Hierarchical assembly of building blocks via competing, orthogonal interactions is a hallmark of many of nature's composite materials that do not require highly specific ligand-receptor interactions. To mimic this assembly mechanism requires the development of building blocks capable of tunable interactions. In the present work, we explored the interplay between repulsive (steric and electrostatic) and attractive hydrophobic forces. The designed building blocks allow hydrophobic forces to effectively act at controlled, large distances, to create and tune the assembly of membrane-based building blocks under dilute conditions, and to affect their interactions with cellular membranes via physical cross-bridges. Specifically, we employed double-end-anchored poly(ethylene glycol)s (DEA-PEGs)-hydrophilic PEG tethers with hydrophobic tails on both ends. Using differential-interference-contrast optical microscopy, synchrotron small-angle X-ray scattering (SAXS), and cryogenic electron microscopy, we investigated the ability of DEA-PEGs to mediate assembly in the dilute regime on multiple length scales and on practical time scales. The PEG length, anchor hydrophobicity, and molar fraction of DEA-PEG molecules within a membrane strongly affect the assembly properties. Additional tuning of the intermembrane interactions can be achieved by adding repulsive interactions via PEG-lipids (steric) or cationic lipids to the DEA-PEG-mediated attractions. While the optical and electron microscopy imaging methods provided qualitative evidence of the ability of DEA-PEGs to assemble liposomes, the SAXS measurements and quantitative line-shape analysis in dilute preparations demonstrated that the ensemble average of loosely organized liposomal assemblies maintains DEA-PEG concentration-dependent tethering on defined nanometer length scales. For cationic liposome-DNA nanoparticles (CL-DNA NPs), aggregation induced by DEA-PEGs decreased internalization of NPs by cells, but tuning the DEA-PEG-induced attractions by adding repulsive steric interactions via PEG-lipids limited aggregation and increased NP uptake. Furthermore, confocal microscopy imaging together with colocalization studies with Rab11 and LysoTracker as markers of intracellular pathways showed that modifying CL-DNA NPs with DEA-PEGs alters their interactions with the plasma and endosomal membranes.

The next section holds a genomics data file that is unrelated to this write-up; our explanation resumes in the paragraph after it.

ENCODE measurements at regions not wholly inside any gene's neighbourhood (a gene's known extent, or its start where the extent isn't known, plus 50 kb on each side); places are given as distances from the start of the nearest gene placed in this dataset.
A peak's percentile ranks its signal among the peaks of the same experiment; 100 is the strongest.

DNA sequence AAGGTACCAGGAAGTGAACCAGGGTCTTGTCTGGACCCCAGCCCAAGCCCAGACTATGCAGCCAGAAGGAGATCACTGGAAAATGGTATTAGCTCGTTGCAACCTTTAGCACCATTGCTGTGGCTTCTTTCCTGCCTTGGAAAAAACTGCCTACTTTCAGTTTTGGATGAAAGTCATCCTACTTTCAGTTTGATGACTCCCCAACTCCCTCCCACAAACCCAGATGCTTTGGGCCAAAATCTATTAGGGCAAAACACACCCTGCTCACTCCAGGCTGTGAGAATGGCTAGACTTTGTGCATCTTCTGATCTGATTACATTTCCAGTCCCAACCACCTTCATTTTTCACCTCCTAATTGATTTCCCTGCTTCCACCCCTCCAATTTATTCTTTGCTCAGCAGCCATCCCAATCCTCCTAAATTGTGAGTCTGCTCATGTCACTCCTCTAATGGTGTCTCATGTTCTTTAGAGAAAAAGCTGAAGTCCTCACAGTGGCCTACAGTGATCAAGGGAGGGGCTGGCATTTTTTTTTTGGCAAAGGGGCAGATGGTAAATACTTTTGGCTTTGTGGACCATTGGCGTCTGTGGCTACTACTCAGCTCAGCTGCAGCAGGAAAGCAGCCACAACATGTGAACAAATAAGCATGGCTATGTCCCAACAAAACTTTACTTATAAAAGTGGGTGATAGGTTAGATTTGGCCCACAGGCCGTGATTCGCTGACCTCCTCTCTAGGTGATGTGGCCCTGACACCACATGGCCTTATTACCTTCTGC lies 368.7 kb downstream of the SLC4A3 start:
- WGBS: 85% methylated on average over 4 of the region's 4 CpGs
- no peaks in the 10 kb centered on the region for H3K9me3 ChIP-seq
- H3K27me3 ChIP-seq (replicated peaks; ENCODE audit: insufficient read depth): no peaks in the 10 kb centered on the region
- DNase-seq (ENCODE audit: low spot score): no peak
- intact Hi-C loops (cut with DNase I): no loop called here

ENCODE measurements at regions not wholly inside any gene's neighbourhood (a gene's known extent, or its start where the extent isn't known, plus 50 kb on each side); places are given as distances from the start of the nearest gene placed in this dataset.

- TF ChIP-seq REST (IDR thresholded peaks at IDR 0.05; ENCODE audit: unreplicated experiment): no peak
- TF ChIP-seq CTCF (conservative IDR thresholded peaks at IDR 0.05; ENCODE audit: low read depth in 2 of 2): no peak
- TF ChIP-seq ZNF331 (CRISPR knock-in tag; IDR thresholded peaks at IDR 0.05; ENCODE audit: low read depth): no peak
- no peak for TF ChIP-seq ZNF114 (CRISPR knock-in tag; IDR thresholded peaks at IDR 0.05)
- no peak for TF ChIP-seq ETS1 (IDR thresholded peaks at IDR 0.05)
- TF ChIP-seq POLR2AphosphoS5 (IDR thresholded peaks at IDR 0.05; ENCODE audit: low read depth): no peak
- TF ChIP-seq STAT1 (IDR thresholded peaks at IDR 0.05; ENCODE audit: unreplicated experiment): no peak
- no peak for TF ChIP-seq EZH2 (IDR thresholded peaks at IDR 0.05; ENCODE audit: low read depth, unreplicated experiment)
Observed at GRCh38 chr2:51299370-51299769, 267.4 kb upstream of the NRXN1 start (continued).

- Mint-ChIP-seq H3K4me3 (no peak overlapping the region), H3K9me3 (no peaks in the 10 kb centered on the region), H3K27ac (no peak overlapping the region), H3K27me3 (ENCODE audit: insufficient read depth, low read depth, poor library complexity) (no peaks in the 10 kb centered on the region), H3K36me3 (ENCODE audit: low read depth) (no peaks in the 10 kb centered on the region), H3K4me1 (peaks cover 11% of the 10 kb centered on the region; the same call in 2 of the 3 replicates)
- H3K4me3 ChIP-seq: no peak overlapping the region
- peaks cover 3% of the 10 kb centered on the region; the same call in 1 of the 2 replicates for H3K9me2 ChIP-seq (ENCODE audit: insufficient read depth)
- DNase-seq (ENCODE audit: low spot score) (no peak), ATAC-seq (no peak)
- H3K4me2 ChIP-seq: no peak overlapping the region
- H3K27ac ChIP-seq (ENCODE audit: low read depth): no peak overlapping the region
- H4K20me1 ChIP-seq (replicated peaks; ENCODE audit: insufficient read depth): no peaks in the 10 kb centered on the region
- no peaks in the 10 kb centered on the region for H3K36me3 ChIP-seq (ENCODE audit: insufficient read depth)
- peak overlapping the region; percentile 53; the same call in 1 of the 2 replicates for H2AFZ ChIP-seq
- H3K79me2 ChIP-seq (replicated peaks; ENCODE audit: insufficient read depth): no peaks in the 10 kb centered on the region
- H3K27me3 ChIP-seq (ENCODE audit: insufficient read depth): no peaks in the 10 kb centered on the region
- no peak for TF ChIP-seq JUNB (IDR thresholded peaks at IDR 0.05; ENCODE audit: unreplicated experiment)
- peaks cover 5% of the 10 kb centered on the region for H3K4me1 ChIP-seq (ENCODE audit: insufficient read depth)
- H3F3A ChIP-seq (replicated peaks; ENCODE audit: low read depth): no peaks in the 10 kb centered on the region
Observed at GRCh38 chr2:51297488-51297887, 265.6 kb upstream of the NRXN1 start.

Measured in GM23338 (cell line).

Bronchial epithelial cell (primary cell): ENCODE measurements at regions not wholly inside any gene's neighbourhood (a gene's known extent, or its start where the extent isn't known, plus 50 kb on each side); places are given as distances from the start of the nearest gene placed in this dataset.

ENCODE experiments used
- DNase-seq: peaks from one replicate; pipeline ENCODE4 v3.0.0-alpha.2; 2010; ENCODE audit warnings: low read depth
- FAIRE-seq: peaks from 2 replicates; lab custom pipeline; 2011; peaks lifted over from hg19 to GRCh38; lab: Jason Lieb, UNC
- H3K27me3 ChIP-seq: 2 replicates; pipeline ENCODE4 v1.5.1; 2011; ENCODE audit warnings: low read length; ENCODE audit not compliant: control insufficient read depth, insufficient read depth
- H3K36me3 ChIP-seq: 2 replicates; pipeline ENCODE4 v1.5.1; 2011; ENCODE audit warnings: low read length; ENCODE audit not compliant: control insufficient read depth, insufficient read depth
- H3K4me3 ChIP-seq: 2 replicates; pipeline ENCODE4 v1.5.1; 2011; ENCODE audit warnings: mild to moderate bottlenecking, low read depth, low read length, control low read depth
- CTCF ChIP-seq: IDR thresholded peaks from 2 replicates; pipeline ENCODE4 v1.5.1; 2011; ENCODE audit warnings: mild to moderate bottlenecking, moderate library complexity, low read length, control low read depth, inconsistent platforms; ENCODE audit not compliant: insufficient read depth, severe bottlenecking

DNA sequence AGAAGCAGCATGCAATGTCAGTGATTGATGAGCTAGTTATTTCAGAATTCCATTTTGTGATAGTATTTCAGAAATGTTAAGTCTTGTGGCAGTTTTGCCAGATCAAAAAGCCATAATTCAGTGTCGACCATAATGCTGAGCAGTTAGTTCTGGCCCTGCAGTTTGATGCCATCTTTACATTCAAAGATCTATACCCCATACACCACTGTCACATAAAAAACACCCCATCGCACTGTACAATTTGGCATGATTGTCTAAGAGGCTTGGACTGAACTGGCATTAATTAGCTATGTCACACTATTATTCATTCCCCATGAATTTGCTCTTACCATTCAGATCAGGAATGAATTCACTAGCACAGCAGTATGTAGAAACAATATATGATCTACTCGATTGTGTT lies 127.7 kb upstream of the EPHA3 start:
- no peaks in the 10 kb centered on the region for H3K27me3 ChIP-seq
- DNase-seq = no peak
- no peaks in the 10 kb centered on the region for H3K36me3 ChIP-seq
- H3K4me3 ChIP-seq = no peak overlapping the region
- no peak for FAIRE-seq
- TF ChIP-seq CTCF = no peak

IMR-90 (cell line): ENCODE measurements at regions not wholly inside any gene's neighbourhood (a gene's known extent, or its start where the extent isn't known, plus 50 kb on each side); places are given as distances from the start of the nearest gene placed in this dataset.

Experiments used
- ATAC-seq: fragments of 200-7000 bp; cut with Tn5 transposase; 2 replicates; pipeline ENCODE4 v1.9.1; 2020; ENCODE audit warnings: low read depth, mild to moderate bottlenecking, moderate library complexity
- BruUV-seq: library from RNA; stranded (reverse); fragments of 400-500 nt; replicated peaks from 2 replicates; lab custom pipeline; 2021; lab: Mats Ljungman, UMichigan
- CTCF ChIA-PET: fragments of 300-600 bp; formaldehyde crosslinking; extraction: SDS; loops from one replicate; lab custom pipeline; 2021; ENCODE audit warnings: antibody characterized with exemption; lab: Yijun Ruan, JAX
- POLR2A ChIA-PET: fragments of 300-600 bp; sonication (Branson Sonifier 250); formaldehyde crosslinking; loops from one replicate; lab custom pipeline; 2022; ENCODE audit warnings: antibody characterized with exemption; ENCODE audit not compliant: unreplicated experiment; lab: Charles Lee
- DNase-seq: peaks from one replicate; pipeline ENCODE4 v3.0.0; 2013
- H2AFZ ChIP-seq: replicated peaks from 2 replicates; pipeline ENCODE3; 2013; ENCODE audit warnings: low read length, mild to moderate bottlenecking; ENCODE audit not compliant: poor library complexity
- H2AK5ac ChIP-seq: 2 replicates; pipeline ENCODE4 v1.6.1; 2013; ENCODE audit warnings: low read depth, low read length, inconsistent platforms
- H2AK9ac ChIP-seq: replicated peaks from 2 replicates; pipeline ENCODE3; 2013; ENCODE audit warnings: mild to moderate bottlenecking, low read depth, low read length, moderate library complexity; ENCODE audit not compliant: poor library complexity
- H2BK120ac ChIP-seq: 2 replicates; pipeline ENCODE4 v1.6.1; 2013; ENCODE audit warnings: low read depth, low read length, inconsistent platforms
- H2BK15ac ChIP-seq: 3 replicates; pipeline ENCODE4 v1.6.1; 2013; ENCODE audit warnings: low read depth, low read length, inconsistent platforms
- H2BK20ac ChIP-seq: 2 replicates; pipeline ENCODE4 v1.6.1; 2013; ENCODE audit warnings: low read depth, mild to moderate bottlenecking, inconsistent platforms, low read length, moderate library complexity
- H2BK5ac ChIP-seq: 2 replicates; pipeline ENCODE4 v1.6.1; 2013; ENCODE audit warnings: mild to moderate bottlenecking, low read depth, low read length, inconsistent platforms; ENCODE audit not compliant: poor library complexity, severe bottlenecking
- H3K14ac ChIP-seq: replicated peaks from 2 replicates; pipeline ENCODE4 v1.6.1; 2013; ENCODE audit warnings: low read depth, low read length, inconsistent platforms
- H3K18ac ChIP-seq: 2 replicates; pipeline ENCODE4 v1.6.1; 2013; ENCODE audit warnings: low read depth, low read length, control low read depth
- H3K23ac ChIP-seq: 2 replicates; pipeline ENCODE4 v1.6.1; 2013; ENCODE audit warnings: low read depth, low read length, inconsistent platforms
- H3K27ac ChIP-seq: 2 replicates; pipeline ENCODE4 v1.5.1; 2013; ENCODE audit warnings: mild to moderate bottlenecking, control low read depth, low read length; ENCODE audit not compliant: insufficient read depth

Keywords: PEG-lipid; competing interactions; hydrophobic-mediated tethering; lipid bilayer; lipid membrane; liposomes; self-assembly; tunable assembly.